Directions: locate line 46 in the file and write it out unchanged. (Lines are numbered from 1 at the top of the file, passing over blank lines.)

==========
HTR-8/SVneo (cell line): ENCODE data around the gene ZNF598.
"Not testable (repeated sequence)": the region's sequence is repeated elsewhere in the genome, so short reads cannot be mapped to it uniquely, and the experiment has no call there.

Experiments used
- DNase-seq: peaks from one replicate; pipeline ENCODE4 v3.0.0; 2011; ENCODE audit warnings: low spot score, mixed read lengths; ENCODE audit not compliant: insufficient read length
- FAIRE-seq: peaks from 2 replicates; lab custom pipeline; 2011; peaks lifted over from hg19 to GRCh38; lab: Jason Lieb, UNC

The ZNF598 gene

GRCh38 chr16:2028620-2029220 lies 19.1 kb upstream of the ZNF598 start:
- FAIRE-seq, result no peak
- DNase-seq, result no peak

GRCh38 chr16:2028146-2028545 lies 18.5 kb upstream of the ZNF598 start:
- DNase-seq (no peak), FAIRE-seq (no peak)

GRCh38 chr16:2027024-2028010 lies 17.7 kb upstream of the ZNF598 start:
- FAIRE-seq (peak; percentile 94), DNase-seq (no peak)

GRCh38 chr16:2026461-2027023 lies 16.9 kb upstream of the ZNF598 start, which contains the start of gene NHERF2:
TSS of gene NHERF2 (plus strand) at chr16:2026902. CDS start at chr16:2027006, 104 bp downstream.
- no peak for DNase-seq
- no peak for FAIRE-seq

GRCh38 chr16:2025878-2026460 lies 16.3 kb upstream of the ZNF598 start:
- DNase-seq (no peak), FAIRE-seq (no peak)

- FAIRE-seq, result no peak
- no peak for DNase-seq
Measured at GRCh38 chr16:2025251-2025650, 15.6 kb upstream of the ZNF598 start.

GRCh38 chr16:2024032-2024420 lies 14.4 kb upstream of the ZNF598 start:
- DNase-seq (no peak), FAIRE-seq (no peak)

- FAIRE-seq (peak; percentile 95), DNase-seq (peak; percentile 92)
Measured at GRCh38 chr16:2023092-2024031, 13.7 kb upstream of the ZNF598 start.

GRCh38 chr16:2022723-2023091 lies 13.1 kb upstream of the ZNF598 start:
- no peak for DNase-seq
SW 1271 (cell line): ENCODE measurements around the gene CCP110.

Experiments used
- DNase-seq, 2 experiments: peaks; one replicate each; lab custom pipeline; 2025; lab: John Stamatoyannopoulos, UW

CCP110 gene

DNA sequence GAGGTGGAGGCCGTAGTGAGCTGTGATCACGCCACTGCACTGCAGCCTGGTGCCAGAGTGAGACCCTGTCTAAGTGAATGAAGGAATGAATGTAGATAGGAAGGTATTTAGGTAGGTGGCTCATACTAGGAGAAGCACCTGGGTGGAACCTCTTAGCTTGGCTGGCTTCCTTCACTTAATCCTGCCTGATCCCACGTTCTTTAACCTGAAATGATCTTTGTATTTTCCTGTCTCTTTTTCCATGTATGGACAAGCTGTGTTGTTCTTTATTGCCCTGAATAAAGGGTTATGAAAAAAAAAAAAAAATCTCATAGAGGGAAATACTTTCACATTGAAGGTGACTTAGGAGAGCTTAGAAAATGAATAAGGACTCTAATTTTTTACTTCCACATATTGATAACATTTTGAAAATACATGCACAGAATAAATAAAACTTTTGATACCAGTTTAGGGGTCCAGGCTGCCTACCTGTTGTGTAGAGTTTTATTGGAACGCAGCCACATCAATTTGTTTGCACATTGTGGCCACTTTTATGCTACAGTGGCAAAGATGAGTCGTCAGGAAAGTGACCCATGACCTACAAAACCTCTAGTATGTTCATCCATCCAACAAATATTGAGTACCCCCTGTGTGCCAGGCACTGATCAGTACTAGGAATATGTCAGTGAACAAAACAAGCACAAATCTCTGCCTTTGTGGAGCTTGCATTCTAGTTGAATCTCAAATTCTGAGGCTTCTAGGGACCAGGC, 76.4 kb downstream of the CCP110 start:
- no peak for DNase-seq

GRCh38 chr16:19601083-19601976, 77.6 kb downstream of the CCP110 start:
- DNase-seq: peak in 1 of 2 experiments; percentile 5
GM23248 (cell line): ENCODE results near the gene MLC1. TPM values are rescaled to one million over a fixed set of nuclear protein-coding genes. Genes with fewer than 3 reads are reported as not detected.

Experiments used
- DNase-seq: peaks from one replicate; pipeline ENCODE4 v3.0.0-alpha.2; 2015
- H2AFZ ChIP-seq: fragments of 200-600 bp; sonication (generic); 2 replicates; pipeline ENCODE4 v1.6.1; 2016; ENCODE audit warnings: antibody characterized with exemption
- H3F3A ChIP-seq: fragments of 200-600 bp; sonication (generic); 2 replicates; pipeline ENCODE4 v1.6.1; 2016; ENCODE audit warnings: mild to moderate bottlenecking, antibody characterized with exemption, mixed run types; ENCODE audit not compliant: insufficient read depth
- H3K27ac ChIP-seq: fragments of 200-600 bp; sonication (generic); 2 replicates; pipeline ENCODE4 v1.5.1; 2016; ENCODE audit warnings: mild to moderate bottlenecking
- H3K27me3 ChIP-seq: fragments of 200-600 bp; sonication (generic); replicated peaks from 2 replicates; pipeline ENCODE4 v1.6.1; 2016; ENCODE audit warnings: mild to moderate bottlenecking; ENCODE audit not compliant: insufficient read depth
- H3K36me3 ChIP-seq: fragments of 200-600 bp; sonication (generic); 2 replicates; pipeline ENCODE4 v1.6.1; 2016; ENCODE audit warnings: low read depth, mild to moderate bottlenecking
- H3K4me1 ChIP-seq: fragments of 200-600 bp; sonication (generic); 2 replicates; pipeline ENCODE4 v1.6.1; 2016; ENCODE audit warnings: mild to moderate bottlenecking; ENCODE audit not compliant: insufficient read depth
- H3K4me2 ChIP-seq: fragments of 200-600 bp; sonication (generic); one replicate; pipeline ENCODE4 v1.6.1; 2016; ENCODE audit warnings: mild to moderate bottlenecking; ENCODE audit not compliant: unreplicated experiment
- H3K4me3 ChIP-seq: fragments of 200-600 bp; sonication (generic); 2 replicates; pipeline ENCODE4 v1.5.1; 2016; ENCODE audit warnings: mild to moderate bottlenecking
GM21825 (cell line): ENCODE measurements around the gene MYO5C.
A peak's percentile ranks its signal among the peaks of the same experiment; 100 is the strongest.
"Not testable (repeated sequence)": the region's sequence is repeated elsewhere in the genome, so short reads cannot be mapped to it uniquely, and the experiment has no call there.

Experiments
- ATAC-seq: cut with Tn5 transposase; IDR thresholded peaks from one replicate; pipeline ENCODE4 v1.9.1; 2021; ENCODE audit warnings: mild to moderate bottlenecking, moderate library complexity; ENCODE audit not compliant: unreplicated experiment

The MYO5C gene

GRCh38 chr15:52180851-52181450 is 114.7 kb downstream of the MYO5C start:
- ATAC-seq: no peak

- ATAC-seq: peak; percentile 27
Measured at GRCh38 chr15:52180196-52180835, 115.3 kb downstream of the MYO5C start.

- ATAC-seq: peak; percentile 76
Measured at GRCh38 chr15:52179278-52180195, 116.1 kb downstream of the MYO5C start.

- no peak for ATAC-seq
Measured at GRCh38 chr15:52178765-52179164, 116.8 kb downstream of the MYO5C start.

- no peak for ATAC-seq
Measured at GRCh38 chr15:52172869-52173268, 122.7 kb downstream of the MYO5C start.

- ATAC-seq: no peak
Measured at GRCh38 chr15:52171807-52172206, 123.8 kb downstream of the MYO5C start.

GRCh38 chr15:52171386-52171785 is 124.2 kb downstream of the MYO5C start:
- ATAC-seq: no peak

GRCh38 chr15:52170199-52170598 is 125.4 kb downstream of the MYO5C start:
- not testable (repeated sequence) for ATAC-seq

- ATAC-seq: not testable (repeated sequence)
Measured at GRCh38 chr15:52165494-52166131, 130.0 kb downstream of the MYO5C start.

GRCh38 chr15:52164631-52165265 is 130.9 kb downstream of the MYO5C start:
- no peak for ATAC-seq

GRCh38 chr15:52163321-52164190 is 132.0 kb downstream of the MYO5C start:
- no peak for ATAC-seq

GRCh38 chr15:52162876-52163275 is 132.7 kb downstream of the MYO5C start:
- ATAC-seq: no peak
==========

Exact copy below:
- H3K4me2 ChIP-seq: fragments of 200-600 bp; sonication (generic); one replicate; pipeline ENCODE4 v1.6.1; 2016; ENCODE audit warnings: mild to moderate bottlenecking; ENCODE audit not compliant: unreplicated experiment